The milky white juice of certain rubber trees is the main ingredient in latex rubbers. This is one product that has been developed with the theatre in mind. The material is appreciated by prop builders as they work on molding and casting projects and by the make-up artist. Latex

rubber differs from the RTV rubbers mentioned earlier in that the liquid cures to a flexible solid mass without the introduction of a catalyst. Curing takes place as a solvent is removed from the compound through absorption and/or evaporation.

Casting latex and neoprene -- These robbers are used to make flexible castings by pouring the liquid rubber into a plaster mold. The plaster absorbs solvent from the mixture and the casting is cured as a result of this blotting and air drying.

Filled latex -- When the latex is mixed with clay fillers, the castings have more body. The walls of the casting are thicker and the object loses a considerable amount if its flexibility.

Foam latex -- A kit consisting of four separate chemicals is on the market used for making masks and other thin wall castings. It is usually poured into a mold that has internal and external walls and the foaming latex mixture is formed between the two walls. This process does require external heat to cure the casting.

Balloon latex -- This is a compound that is almost pure latex. It is painted or sprayed in extremely thin coatings for maximum stretch.

Cosmetic quality latex -- This latex is applied directly to an actor's face to make scars, warts, and other blemishes as well as entire prosthetic appliances (noses, ears, etc.)


You may, in this world ot toxic chemicals, wonder, "Are there no chemical products I can use with safety?" Yes, bless your heart, there are! The following adhesives and textured coatings are in a class of their own -- and are wonderfully benign.

White glue -- PVA has been formulated into several white glue products, some water soluble and some that are highly water resistant. One well known tradename is Elmers.

Flex-glue -- An adhesive long used in binding books has recently found a place in the hearts of prop builders and costumers because it remains flexible after it dries. It never hardens. One product that is packaged specifically for the theatre craftsman goes by the trade name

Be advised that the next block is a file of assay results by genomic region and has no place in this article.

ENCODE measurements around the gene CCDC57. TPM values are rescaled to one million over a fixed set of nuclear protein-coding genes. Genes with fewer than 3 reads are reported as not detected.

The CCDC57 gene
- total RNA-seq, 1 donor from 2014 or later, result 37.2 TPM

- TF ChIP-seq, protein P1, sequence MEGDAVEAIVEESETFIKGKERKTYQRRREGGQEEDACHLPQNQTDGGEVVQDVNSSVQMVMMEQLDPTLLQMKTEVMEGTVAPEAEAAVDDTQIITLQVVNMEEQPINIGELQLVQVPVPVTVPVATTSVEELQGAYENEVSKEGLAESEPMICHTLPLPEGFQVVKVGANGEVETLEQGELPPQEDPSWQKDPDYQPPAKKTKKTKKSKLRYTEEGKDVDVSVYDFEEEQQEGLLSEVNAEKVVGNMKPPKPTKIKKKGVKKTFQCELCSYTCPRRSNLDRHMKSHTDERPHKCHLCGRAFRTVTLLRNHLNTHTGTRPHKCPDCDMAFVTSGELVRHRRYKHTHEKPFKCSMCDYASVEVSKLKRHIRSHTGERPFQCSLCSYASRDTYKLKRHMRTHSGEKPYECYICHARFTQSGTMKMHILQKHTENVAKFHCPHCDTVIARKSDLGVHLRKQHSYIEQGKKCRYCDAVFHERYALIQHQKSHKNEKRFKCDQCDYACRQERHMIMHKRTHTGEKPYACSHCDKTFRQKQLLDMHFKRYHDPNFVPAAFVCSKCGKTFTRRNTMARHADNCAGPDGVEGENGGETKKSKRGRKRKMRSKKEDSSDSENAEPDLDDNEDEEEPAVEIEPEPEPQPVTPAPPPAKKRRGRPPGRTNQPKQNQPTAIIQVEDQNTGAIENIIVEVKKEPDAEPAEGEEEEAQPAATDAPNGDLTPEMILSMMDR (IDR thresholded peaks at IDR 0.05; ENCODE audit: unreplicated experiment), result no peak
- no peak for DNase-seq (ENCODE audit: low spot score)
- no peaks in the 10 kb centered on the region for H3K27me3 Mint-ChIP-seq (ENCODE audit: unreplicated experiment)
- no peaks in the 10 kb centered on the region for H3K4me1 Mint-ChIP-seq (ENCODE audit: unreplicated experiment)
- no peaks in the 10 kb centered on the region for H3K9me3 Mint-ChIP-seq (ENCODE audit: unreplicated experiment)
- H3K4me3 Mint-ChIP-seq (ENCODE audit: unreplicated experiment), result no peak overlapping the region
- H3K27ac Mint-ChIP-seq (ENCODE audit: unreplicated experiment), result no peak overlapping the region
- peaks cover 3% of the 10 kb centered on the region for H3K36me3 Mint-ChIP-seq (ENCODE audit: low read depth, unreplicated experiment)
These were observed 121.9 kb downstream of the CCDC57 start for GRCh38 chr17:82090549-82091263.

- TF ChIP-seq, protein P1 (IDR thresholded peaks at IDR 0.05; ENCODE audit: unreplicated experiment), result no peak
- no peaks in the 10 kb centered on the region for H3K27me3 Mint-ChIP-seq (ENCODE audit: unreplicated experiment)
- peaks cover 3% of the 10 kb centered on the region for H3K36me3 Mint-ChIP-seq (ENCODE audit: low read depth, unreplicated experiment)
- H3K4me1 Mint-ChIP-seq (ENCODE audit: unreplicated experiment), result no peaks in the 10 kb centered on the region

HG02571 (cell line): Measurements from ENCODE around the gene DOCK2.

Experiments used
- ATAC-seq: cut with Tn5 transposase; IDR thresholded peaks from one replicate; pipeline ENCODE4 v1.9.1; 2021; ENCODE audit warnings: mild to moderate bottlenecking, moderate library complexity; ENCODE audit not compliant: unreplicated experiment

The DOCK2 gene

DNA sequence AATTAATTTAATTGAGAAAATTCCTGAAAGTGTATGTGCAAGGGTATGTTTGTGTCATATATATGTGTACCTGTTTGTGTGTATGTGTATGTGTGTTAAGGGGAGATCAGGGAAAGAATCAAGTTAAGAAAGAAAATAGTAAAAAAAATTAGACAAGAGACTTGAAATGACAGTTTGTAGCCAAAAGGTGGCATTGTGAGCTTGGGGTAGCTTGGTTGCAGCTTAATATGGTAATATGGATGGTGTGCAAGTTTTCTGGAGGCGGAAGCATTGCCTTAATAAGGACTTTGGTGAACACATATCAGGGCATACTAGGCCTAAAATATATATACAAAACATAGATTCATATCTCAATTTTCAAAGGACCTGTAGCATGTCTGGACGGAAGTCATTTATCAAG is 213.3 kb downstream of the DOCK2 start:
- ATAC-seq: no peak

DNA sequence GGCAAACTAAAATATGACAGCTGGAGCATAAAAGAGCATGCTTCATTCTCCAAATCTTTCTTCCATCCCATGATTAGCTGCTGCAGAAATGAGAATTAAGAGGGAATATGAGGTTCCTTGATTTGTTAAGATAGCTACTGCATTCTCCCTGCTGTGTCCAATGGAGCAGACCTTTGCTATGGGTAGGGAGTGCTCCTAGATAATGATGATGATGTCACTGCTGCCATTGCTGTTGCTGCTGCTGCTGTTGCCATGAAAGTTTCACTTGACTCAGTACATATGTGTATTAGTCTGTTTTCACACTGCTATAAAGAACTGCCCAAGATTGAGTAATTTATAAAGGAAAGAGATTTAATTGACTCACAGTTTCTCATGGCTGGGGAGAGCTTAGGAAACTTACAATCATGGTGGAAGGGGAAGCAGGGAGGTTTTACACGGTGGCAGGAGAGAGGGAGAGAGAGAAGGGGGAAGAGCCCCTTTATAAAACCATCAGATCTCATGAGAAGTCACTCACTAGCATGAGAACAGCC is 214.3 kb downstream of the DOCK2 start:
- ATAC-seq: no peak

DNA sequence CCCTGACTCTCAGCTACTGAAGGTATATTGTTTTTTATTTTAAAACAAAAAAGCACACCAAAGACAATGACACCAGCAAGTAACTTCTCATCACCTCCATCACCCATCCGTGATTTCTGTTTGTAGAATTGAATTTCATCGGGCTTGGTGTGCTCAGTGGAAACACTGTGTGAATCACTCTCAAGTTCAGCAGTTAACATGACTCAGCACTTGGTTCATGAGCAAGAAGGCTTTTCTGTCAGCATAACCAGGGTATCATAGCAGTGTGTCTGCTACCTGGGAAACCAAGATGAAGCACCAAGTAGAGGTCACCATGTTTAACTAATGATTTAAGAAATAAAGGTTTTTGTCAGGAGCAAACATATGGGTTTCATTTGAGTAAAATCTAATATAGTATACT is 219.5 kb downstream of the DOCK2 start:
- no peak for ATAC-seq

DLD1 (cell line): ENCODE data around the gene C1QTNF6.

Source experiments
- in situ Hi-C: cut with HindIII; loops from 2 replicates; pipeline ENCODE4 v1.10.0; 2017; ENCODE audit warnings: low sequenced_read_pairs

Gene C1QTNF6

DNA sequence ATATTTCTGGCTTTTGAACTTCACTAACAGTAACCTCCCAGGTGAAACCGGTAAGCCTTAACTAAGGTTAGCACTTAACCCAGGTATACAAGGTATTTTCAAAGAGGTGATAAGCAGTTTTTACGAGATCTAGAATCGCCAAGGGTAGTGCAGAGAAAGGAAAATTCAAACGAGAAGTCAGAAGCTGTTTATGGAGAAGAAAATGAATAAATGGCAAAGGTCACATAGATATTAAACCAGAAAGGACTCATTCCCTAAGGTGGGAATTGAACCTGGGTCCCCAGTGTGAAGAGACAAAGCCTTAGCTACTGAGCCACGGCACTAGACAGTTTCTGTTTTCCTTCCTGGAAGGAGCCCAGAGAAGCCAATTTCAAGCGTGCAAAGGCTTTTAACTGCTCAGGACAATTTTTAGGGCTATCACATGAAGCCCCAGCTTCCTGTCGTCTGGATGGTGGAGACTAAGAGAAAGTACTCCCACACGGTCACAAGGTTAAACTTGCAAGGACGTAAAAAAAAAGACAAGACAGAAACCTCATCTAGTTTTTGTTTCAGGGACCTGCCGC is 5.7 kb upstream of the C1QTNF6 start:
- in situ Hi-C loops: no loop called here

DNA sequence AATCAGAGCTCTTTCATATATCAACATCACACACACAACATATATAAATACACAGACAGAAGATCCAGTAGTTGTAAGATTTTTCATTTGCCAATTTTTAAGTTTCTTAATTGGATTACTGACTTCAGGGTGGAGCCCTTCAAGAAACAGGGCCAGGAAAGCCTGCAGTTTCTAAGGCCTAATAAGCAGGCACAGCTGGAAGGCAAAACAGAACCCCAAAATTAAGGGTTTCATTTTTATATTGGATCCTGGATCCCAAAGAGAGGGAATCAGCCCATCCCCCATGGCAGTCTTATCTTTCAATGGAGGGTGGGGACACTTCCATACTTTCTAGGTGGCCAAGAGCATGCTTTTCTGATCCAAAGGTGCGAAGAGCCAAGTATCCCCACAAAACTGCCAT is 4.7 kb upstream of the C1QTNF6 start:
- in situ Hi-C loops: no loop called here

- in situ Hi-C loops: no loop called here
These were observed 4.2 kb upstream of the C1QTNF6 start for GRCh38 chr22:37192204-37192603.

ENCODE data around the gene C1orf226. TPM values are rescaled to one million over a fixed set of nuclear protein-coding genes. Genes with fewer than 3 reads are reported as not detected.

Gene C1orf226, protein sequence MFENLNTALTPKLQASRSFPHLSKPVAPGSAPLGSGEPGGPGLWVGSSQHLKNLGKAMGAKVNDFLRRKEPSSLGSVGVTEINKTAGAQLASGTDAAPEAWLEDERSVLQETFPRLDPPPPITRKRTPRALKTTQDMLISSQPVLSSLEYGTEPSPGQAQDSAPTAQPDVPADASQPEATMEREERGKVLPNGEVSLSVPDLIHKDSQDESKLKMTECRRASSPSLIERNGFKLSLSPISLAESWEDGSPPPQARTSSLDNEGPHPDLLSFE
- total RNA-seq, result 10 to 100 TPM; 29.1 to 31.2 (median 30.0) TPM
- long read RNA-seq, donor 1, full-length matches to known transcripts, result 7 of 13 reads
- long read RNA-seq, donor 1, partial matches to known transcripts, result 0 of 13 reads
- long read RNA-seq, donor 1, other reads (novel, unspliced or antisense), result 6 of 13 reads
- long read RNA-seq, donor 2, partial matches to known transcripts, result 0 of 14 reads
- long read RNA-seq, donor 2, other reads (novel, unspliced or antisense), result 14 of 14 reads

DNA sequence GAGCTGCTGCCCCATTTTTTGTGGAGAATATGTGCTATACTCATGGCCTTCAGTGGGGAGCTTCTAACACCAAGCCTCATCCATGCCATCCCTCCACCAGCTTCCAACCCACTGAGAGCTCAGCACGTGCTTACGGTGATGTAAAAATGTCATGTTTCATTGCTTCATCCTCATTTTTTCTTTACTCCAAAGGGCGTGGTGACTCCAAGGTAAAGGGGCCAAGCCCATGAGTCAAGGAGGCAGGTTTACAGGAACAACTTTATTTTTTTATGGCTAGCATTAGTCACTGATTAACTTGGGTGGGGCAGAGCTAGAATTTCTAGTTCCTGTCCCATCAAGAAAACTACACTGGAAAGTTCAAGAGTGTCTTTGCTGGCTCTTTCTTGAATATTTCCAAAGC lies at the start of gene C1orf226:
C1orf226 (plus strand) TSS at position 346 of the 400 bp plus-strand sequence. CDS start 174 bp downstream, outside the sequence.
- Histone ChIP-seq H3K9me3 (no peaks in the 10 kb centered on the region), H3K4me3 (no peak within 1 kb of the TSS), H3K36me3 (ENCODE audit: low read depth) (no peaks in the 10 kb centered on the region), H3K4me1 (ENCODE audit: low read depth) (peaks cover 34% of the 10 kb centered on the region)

Phlex-glu and is used for far more than just an adhesive. It is employed as a paint binder, a texturing agent, an embedding medium, and a coating material.

PVA texture coating -- PVA is so good a making textured surfaces that thick formulations are being devised specifically for theatre craftsmen and artists. One such product that has gotten popular in the lst two or three years is Sculpt-or-Coat. It began as a coating to drape and

stiffen fabrics. It was found to give foam sculptures a smooth surface, and then the product grew in the hands of enthusiastic users to be very versatile.


The last category is solvents. Solvents are among the most toxic chemicals in common use. These can be all the more insidious, because so many people are already acquainted with most of the materials and erroneously consider them to be old friends. The following list is

roughly arranged in the order of relative toxicity. It is well to note that almost all solvents can dissolve the natural oils from your skin and is almost all cases you should protect your hands with rubber gloves.

Water -- This most common solvent if often overlooked because it is so very common. Water and detergent should be used in many decreasing operations where alcohol, paint thinner, or acetone are typically used.